Having clear navigation is one of the most important features of a website. Incoherent navigation will lead to most of your site visitors clicking the back button.
With a siloed structure, your customers and visitors will be able to easily access the content or products they are searching for. This ease of navigation will increase user experience and enhance your visitor retention rate, which will also positively affect your SERP.
Keyword relevance is one of the major criteria Google uses to rank websites. Implementing silos enhances a site’s keyword/topic relevance.
For example, with a flat site, individual pages for digital marketing: content marketing, social media marketing, email marketing, and PPC marketing will all stand alone.
But when siloed, these pages will be interlinked all pointing to the top. So you’re providing different layers of related information. This distinct structure will make Google see you as an authority for the keyword.
A siloed structure sorts your site’s content and products into categories. So you can easily link all relevant content to ensure they are all crawled by search engine bots.
Note: When it comes to siloed content, it’s best to only interlink pages within a silo.
Siloed content ensures that the visitors to your site find more relevant content or products to make them stick around. Following the earlier example, if someone searching for Facebook marketing services visits your Digital marketing page, having your Facebook marketing page interlinked will not only increase your conversion rate but also reduce your bounce rate.
The Bounce rate is an essential metric in search engine ranking. If more people leave your site without clicking on any link, Google will feel that you have no relevant content and stop showing your page in searches. However, a low bounce rate increases your SERP.
Now that you know the importance of siloed content, let’s look at how you can go about creating it. Here are the four basic steps to create and implement a silo structure for your website.
Before you start the process to implement silos for your website or blog, you first need to do a thorough review of the existing content and pages on your site. Review your site and determine your core focus and the keywords you rank for.
If you run an SEO firm like the one earlier and offer similar services, you’ll start by listing out every one of your services.
For a blog, use an analytic tool to get an idea of the related keywords for your site. You can use Google Webmaster Tool to see the search terms your website ranks for.
This will help you to identify the topics and keywords to focus on as you implement the content silo.
Once you have a list of your products, services, or topics, keywords you rank for, group them based on relativity. Then sort each group into primary and secondary topics.
For the earlier example, you have to create four pages; digital marketing, brand management, web strategy, and web development. Then you can separate the existing service pages into the appropriate service category as shown above.
If you run a personal finance blog, insurance can be a primary keyword or topic; while the secondary keywords will include types of insurance, top 10 insurance providers, and more.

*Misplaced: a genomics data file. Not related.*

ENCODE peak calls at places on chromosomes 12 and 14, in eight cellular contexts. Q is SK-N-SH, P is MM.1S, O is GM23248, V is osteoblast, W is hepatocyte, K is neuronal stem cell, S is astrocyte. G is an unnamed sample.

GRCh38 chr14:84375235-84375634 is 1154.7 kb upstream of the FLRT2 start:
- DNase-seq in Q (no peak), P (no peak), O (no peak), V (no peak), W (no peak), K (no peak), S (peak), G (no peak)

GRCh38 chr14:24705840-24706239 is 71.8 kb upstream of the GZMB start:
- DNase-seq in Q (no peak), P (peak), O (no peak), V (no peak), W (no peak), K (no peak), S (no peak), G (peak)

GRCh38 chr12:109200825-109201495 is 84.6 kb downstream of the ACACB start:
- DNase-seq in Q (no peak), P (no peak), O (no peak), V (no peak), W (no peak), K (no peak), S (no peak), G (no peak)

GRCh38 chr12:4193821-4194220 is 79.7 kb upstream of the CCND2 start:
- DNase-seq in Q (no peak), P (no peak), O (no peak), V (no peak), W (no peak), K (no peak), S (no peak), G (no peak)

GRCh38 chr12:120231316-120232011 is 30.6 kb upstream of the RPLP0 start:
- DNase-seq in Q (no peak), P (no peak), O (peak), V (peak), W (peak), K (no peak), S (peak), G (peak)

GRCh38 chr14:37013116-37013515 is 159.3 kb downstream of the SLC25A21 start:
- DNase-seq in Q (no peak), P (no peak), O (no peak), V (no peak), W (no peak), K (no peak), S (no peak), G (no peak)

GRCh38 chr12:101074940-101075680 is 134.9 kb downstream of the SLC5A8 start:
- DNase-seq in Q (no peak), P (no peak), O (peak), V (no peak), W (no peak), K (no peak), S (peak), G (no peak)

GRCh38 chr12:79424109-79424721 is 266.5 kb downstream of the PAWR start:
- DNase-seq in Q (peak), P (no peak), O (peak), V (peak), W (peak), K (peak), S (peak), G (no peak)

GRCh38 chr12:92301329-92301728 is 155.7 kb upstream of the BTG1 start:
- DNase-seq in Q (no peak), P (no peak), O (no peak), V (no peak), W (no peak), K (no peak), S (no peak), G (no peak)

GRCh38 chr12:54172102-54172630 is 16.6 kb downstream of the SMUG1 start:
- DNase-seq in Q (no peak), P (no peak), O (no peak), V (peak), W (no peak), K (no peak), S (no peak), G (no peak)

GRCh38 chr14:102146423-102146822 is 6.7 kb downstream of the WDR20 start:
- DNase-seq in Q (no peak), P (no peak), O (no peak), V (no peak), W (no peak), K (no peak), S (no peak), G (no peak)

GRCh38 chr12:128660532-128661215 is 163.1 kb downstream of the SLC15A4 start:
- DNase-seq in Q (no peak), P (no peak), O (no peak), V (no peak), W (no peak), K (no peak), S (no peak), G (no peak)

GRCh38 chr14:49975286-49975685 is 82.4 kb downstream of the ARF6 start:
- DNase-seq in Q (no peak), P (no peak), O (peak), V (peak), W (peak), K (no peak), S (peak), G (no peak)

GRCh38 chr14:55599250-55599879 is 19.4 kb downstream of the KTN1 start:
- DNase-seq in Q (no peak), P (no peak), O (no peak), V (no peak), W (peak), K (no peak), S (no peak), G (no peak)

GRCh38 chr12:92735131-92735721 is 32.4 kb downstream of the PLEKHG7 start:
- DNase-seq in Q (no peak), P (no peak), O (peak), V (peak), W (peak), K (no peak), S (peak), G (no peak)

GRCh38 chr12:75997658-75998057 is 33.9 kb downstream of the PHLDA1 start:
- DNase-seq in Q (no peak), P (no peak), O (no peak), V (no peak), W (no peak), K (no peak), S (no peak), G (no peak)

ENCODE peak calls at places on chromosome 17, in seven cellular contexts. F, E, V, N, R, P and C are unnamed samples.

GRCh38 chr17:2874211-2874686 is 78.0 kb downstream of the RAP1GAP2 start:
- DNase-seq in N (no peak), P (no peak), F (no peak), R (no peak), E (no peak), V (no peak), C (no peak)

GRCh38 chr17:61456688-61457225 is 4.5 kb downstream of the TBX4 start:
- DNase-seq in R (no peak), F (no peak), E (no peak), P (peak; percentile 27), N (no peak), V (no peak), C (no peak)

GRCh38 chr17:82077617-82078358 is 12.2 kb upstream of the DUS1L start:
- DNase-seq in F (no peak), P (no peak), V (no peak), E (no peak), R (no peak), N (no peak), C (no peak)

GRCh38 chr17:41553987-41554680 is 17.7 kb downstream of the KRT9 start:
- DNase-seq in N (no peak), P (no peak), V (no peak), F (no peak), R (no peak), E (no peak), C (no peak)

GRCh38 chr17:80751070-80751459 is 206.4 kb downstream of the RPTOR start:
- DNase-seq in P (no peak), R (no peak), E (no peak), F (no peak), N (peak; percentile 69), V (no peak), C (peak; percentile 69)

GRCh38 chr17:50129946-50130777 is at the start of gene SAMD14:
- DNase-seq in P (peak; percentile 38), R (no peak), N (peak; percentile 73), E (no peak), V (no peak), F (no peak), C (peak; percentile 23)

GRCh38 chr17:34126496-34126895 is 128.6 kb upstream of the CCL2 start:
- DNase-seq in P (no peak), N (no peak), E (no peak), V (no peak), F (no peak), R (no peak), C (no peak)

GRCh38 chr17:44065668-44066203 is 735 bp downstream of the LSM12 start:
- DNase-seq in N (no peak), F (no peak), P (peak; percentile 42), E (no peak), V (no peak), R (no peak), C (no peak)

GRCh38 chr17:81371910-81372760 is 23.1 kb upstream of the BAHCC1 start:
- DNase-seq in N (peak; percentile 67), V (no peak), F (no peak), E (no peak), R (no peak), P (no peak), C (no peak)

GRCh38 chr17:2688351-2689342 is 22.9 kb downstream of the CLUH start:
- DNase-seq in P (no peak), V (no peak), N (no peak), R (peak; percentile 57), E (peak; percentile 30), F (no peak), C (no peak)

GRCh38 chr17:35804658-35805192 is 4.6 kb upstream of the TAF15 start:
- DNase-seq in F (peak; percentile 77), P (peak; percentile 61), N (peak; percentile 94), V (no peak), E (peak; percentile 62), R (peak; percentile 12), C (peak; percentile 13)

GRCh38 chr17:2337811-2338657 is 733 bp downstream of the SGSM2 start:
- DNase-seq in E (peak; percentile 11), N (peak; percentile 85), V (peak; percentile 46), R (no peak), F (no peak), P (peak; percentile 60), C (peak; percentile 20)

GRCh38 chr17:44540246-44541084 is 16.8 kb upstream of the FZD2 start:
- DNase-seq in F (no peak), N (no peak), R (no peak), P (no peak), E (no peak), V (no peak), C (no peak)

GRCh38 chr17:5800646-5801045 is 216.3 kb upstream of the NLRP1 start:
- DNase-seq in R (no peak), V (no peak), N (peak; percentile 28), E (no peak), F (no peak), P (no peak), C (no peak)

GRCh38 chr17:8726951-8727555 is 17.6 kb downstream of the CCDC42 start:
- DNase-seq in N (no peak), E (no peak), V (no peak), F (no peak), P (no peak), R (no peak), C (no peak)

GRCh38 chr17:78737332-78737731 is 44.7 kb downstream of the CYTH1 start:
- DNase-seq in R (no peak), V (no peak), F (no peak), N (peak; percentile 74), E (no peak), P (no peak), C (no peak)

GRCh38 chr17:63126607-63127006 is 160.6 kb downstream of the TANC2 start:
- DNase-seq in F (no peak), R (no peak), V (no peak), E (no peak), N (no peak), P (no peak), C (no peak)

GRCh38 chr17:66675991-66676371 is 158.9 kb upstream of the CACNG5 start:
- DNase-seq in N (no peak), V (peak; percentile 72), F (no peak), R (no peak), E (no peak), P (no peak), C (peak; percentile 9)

After creating and categorizing your service pages into separate folders, you need to change their URL to reflect your core focus.
From the SEO firm example above, your first tier folders will look like this:
Now, the second-tier service pages will also reflect the URL changes.
So the URL for Web Strategy will look like this:
Still sticking with the example, you can also need to change the URL of the third tiered services to reflect the changes. So under social media management, you can have individual pages for Facebook management, Twitter management, LinkedIn management, and Instagram management.
After you’ve restructured the URL for all the pages, set up 301 redirects for each of the pages you changed its navigation.
You’ll likely still have some pages like the About Us and Contact pages that don’t fall into any of the categories. You can leave them linked to the root folder.
Internal links play a massive role in SEO. As mentioned earlier, they help search engine crawlers to find the connection between your pages and understand each page. This is where virtual internal linking comes into play.
With your pages already sorted, you need to link together all the pages under each category. Start with tier 1 pages and link related service pages to it tier by tier. So in our example, the tier 3 Facebook marketing page will link to social media pages, which will then link to the digital marketing page.
SEO silo building just like any other SEO effort isn’t a one-time thing. After creating a foundational silo structure for your site, examine each page to get ideas for new topics/pages.
As you add more pages to your silo, you’re telling search engine crawlers that you’re an authority for that topic.
One of the major downsides of a Siloed structure is that it can make content difficult to find. Since content is tiered in a siloed structure, it may be difficult for visitors to discover lower-tiered content. The content may even be inaccessible from search or require lots of clicks to access.
What you can do!
Proper siloing comes with numerous benefits, two of the most important ones are: better user experience for web visitors and improved accessibility for search crawlers which will ultimately boost your rankings for your most important keywords.